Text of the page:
I have always been a bit of a nomad.  I moved from Metro Detroit, Ferndale, to the great city of Ann Arbor at 9.  Moved back to the City of Detroit as a young man at 18, and then East Lansing at 20.  My heart and soul is here in Michigan and specifically in Detroit.  It is a place where so much has happened that makes it a case study for so many things.  I won’t delve into all the white flight and greater challenges currently faced by the city, but I will say that there is nothing like Detroit determination to face odds.  This has shaped me a great deal as I believe being from Michigan shapes so many of our young people.  We enjoy the outdoors but also the hustle and bustle of a Main street.  We want to be involved with greater projects than ourselves but we also have to take care of ourselves financially and socially.

These dualities in life have always bothered me. That people feel they cannot be giving and selfish, that people feel they cannot make something without taking another thing, and so on.  I have faced these dualities numerous times, specifically when I graduated High School I had a great paying job at Zingerman’s Roadshow making good money, being around good people, but losing all touch of myself as I immersed myself in the service sector.  A drastic change was needed and I moved to Detroit, which after a year of working 50 hour work weeks I became a bit of a heathen and enjoyed myself, again immersing myself in the hip hop and music scenes of Midtown and Downtown Detroit.  As I started to take stock of my learning at Wayne State I realized another drastic change was needed and I proceeded to transfer to Michigan State to hopefully balance my need for intellectual stimulation with the desires of a 20 year old.  Two years of intense studying and working at area non-profits and the State News web team has taught me that dualities don’t have to be in juxtaposition.

What I have discovered in myself and I hope to share with other people is that we tend to think in twos and there are so many more pieces to so many topics.  We have a political system steeped in duality, which creates havoc or prosperity, leaving very little space for compromise and agreement.  We tend to think of work and play as entirely different entities and I have tried to practice that we think of things as beneficial regardless of the situation.  Why can’t we work while we play? Why can’t we better ourselves by better others? Why do we focus on one goal when multiple goals may be obtained together?

It is this reason that I have branded myself as a communicator focused on the social good.  People tend to categorize this as a “You’re one of those naive young people who don’t know how hard it is.”  To these people I try to then ask, “How hard is it?” Which inevitably opens our dialogue and I share with them how I lived in Detroit and saw more raw pieces of humanity than most can handle on the television.  I share with them that those same people have stories and want to create their own narrative instead of one that is propagated by the mass media and over reaching narratives of urban blight and poverty.  Now granted some people take this and give not a single thought to it afterwards but if I can affect one person in the way I conduct myself and the rhetoric which I use to describe things, then I have done my job as a communicator for the social good.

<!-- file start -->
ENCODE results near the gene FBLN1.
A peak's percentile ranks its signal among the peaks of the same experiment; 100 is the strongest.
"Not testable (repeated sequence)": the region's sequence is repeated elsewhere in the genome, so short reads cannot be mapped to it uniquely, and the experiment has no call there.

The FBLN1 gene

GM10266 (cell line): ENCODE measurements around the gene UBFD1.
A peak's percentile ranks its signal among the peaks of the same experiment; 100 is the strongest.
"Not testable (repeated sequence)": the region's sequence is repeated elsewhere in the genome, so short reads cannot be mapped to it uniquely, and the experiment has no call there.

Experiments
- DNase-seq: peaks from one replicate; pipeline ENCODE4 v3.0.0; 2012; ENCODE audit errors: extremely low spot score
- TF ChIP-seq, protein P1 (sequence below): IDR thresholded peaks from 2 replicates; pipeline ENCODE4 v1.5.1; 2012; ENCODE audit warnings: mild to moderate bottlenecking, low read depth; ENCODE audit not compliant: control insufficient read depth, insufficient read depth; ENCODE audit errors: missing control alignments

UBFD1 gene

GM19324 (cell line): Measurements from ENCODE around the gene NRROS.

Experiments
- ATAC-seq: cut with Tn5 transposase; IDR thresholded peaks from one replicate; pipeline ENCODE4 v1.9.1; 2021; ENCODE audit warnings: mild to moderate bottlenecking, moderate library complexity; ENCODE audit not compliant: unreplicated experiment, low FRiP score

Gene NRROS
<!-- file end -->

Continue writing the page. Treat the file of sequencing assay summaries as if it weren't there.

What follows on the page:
Society has given us many things and we want to categorize them into good or bad.  This again is a duality that I hold to be false, good or bad things occur sure, but what happens after the situation is what enhances or degrades society and my focus is and always will be on working towards a more just and good one.  For example, bad event that occurs such as a shooting or murder.  We hold condolences for the family and offer support and shared anguish as human beings but where most may stop at the funeral or memorial service I believe it is our job as communicators in the 21st century to share that story.  Create a sharable moment that will hopefully end such violence in the future through community discussions, or seminars for at risk youth, or even a ‘turn-in-your-weapon’ style event where the family of the recently deceased faces each person and instead of holding grudges against those who perpatrated the crime, resorative justice is used to enhance the narrative and message further.

These are the ways in which I want to break the thinking of most people from dualities and absolutes.  Into discussions and shared narratives.  The Internet for all its cat videos and celebrity tabloids does give us the most powerful weapon in changing the way we as people on the ENTIRE PLANET can communicate and build.  It is my belief that media and a change in society will go hand and hand, the age old adage of ‘the revolution will be televised’ holds more true now to ‘the change will be tweeted.’


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